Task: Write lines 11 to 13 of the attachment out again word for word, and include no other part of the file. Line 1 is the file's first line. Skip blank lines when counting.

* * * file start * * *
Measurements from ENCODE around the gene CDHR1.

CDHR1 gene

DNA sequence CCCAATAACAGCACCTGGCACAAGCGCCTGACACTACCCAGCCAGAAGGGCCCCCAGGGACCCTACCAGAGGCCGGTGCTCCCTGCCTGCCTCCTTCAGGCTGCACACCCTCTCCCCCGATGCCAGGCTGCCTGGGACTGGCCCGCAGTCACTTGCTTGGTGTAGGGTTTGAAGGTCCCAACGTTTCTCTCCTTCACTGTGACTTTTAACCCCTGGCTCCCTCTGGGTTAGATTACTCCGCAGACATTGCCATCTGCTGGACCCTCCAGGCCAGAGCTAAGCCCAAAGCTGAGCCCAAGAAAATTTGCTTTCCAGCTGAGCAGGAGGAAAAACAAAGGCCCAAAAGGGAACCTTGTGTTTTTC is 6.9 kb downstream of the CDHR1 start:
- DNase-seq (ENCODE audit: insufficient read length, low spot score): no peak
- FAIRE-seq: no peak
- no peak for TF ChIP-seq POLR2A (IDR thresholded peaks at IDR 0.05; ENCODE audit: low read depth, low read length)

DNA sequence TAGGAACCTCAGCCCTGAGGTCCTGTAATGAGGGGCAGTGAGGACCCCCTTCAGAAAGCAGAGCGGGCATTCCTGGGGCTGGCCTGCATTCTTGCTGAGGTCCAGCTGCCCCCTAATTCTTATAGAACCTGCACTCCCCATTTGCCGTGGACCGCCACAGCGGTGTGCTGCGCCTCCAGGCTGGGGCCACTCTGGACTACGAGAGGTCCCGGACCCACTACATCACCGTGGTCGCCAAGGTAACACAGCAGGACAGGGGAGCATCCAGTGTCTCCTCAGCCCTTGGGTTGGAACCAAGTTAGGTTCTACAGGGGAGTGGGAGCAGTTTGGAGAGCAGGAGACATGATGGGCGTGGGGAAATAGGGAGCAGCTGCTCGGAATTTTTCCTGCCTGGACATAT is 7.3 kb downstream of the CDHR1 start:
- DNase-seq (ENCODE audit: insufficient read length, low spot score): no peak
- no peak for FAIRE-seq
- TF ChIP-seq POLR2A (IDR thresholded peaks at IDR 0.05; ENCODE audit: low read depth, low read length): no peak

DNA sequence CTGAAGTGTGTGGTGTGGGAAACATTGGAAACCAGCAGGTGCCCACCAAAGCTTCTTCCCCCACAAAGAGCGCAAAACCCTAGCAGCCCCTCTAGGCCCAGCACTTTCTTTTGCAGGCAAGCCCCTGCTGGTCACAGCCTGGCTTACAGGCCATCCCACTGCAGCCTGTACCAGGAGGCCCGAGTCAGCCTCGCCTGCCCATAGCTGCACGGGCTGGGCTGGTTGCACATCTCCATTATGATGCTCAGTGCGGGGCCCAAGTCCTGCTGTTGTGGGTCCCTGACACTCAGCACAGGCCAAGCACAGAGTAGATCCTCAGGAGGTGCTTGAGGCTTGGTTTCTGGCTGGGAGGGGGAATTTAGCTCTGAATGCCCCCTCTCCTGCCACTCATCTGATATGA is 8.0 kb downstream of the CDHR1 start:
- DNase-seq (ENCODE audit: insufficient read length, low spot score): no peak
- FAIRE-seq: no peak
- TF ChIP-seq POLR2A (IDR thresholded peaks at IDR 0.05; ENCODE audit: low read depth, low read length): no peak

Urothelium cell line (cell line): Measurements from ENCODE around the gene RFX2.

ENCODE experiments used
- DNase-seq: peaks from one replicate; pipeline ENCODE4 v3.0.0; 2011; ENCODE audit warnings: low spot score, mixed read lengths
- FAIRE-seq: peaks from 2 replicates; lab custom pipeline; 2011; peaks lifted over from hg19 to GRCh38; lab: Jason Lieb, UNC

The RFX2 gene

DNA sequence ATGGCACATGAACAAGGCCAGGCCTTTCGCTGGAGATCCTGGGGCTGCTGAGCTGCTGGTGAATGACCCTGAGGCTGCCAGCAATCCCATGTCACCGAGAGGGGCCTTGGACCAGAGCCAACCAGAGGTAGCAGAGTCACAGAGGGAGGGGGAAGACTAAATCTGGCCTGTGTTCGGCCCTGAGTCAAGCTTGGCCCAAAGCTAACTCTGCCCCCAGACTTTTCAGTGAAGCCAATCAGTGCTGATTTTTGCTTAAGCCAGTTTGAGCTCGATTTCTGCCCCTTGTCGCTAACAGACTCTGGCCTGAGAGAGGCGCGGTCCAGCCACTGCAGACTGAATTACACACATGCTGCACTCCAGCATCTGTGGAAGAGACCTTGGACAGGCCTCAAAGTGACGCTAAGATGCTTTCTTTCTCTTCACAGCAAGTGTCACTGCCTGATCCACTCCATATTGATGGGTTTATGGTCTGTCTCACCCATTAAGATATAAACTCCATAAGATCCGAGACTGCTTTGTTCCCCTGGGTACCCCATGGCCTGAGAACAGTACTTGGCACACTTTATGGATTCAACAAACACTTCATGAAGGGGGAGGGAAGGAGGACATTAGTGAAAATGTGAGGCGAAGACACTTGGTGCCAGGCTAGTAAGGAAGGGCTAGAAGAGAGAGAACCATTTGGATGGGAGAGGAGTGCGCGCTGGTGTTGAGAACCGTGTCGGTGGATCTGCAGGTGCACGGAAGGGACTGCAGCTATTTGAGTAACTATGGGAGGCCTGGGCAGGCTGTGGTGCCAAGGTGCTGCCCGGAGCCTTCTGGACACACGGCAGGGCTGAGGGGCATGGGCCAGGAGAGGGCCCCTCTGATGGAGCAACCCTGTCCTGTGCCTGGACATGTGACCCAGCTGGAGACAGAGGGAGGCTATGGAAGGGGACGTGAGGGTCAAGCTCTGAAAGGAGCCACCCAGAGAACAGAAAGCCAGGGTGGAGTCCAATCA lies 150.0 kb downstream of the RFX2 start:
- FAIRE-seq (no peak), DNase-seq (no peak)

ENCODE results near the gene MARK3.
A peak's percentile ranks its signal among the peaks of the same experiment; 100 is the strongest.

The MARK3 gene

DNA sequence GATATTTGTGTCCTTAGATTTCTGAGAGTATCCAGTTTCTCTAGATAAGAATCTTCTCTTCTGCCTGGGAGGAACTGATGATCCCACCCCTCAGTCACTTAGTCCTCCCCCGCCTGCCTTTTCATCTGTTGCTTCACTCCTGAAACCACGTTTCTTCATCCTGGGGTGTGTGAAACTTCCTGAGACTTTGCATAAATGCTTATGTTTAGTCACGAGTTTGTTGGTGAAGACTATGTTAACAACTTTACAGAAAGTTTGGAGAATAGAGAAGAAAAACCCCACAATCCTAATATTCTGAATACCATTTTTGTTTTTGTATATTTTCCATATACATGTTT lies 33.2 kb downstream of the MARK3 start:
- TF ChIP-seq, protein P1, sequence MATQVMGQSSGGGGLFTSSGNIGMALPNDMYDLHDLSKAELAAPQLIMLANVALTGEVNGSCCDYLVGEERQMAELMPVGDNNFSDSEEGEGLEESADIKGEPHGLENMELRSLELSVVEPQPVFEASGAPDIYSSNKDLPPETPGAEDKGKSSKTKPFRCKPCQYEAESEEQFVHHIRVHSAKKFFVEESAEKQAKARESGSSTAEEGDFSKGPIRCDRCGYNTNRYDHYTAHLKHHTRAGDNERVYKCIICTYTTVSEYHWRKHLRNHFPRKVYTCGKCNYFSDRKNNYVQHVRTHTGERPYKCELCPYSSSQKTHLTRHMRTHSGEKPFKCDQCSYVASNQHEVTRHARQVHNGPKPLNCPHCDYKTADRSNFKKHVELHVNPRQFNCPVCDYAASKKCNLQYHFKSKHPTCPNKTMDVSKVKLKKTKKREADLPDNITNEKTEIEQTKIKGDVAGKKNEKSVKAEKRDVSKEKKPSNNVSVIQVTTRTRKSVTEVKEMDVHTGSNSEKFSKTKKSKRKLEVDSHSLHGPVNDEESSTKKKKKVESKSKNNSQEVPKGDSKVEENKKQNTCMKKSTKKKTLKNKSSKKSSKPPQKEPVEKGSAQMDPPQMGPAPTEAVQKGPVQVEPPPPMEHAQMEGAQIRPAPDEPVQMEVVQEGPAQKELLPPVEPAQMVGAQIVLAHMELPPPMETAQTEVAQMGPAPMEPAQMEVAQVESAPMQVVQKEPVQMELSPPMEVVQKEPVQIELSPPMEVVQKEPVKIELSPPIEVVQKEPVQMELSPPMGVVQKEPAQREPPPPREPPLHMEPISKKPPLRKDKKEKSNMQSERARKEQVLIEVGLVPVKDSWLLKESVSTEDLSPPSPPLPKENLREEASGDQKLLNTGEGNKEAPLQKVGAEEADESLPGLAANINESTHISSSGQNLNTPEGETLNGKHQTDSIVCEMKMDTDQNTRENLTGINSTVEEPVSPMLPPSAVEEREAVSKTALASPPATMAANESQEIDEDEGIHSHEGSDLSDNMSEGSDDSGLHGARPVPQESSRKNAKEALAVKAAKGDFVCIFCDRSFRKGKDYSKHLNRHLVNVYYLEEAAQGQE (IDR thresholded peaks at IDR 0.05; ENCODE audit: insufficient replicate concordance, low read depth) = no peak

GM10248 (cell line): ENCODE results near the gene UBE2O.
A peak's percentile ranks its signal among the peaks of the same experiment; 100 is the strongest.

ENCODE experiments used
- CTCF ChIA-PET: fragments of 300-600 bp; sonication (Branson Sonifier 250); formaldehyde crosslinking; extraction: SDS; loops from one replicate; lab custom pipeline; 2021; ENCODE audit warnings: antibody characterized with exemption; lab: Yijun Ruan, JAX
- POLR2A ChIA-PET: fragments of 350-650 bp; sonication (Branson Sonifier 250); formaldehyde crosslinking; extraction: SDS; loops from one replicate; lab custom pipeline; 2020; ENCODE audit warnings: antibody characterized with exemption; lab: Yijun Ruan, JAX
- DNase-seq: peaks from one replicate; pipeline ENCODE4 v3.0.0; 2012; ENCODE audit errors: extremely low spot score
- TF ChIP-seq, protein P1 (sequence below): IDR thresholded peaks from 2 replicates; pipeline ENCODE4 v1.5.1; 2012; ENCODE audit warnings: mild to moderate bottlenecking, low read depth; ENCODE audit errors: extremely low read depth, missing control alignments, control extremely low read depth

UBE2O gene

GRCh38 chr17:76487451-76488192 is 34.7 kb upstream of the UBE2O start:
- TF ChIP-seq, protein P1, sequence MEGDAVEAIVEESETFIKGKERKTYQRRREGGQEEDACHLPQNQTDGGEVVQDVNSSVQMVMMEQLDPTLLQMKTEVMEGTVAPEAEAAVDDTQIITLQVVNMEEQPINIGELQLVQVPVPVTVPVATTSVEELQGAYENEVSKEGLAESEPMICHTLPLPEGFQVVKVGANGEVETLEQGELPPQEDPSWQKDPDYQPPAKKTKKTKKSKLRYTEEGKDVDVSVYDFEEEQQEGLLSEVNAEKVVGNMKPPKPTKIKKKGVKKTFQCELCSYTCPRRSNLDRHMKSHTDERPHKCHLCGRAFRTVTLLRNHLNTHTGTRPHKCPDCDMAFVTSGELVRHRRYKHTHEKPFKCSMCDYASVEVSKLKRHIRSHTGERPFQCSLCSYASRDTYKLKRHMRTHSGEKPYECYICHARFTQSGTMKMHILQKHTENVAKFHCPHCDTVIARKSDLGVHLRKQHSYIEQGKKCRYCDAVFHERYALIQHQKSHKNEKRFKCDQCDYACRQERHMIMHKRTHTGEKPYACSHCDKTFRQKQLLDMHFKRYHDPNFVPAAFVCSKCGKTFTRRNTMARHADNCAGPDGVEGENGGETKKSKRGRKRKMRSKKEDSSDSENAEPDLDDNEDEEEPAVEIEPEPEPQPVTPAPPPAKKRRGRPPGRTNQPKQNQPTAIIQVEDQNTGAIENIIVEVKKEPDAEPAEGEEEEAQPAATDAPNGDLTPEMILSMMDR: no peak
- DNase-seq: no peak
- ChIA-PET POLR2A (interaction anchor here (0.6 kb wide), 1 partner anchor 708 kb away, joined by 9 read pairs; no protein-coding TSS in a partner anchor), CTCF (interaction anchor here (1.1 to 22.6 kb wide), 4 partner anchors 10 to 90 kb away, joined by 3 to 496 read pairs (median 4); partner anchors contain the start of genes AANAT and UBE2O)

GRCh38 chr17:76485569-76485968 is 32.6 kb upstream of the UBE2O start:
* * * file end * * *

DNA sequence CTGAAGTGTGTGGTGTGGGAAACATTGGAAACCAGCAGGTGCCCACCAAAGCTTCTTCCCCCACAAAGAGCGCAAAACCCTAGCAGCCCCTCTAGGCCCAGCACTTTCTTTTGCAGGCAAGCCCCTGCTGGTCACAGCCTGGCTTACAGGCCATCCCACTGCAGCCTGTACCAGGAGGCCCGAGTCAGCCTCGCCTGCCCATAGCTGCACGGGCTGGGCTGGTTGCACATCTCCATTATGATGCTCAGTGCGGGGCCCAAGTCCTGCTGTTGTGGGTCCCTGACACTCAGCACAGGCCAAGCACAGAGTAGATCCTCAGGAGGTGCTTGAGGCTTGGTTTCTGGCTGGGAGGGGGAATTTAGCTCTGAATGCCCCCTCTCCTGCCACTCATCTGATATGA is 8.0 kb downstream of the CDHR1 start:
- DNase-seq (ENCODE audit: insufficient read length, low spot score): no peak
- FAIRE-seq: no peak